5 Tilbury Speeches

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There is perhaps no greater feminist moment in historical costume film or TV than this, Queen Elizabeth I’s speech to the troops at Tilbury. Given in 1588 on the eve of the invading Spanish Armada, the actual historical event was surely a sight to behold and the text alone is stirring to the soul. But to hear a great actor proclaim these words — especially in a decent costume — well, it’s the kind of inspiration that gives even a modern woman hope.

Thus, in these days when we need all the stirring, inspirational rhetoric we can get, here are five great Tilbury speeches by women portraying Queen Elizabeth I over the years.

 

Fire Over England (1937)

This movie doesn’t tell the actual history of the Spanish Armada, so Flora Robson gives a short version of the Tilbury speech at the end, 1:17:25 in.

 

Elizabeth: The Golden Age (2007)

Cate Blanchett does a fine job with a shortened version of this speech.

 

Elizabeth R (1971)

In episode 5 of this series, Glenda Jackson delivers the speech, at the 1:09:40 mark of this video, complete with commentary from the soldiers.

 

The Virgin Queen (2005)

Perhaps the longest and most complete version of the speech.

 

Elizabeth (2005)

There’s a lovely setup for the speech here, with as Jeremy Iron’s Leicester to Helen Mirren’s Elizabeth.

 

For reference, here is the original text of the speech, as printed around 1624:

My loving people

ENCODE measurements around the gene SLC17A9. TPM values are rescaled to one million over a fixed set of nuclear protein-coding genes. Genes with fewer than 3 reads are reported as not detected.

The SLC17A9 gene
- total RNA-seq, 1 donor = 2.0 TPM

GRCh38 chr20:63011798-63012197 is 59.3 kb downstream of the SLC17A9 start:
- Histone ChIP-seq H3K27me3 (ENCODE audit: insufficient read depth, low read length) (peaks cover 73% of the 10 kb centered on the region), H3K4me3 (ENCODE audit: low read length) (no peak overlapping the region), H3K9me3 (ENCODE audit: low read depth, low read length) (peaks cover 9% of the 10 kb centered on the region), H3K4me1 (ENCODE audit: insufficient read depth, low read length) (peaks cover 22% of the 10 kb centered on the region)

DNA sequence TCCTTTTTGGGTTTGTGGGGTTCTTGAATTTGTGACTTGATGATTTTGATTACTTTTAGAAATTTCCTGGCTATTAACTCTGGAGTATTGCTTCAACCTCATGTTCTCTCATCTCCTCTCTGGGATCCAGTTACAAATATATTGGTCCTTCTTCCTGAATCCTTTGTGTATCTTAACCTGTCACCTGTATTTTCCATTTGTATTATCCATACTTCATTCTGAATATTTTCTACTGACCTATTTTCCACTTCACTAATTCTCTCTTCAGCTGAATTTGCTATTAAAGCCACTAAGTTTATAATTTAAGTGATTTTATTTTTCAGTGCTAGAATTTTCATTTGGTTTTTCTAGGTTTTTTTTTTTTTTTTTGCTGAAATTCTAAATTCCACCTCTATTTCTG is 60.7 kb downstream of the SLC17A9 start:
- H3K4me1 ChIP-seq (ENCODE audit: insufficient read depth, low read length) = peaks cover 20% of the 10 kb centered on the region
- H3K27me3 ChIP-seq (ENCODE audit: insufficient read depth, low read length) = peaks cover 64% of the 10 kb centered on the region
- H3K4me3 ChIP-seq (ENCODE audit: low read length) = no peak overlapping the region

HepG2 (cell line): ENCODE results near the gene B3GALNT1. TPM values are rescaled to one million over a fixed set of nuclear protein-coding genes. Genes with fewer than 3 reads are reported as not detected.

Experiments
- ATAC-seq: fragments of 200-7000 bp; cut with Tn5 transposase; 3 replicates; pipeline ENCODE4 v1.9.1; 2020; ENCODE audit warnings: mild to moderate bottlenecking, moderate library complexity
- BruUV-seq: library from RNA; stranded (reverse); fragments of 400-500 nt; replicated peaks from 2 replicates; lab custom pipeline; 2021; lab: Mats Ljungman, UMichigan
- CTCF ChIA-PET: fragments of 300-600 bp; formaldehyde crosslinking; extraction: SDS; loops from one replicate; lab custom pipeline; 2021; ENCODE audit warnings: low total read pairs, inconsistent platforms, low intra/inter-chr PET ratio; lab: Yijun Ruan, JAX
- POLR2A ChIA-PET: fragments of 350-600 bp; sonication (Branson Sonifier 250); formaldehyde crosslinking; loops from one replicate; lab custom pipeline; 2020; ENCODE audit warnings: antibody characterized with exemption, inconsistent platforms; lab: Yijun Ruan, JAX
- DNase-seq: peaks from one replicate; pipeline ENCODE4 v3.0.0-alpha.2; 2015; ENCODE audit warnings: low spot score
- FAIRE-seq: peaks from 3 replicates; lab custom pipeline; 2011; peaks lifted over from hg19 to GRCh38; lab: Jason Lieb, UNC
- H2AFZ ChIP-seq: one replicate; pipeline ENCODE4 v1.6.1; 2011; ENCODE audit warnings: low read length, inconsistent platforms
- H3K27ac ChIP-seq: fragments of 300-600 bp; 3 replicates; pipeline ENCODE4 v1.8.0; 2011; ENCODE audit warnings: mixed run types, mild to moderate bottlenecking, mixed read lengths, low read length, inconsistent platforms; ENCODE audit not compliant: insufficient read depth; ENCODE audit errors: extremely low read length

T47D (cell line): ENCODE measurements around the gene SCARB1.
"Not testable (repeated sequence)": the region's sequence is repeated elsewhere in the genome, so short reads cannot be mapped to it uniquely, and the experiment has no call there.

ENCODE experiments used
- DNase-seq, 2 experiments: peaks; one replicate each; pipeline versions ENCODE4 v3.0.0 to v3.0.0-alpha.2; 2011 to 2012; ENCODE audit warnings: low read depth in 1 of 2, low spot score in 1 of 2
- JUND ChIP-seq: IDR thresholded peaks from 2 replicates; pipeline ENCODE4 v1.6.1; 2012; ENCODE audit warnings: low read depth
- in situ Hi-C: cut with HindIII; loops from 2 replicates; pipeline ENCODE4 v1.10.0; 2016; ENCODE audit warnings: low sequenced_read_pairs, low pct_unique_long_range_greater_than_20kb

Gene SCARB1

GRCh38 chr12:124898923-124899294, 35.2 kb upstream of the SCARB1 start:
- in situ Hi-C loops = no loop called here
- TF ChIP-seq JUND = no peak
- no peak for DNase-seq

We have been persuaded by some that are careful of our safety, to take heed how we commit our selves to armed multitudes, for fear of treachery; but I assure you I do not desire to live to distrust my faithful and loving people. Let tyrants fear. I have always so behaved myself that, under God, I have placed my chiefest strength and safeguard in the loyal hearts and good-will of my subjects; and therefore I am come amongst you, as you see, at this time, not for my recreation and disport, but being resolved, in the midst and heat of the battle, to live and die amongst you all; to lay down for my God, and for my kingdom, and my people, my honour and my blood, even in the dust.

I know I have the body of a weak, feeble woman; but I have the heart and stomach of a king, and of a king of England too, and think foul scorn that Parma or Spain, or any prince of Europe, should dare to invade the borders of my realm; to which rather than any dishonour shall grow by me, I myself will take up arms, I myself will be your general, judge, and rewarder of every one of your virtues in the field.

I know already, for your forwardness you have deserved rewards and crowns; and We do assure you on a word of a prince, they shall be duly paid. In the mean time, my lieutenant general shall be in my stead, than whom never prince commanded a more noble or worthy subject; not doubting but by your obedience to my general, by your concord in the camp, and your valour in the field, we shall shortly have a famous victory over these enemies of my God, of my kingdom, and of my people.

 

Are you inspired?

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About the author

Trystan L. Bass

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A self-described ElderGoth, Trystan has been haunting the internet since the early 1990s. Always passionate about costume, from everyday office wear to outrageous twisted historical creations, she has maintained some of the earliest online costuming-focused resources on the web. When she’s not dressing up in costumes, she can be found traveling the world with her sweetie and, occasionally, Kendra and Sarah. Her costuming and travel adventures are chronicled on her website, TrystanCraft. She also maintains a popular fashion blog, This Is CorpGoth, dedicated to her “office drag.”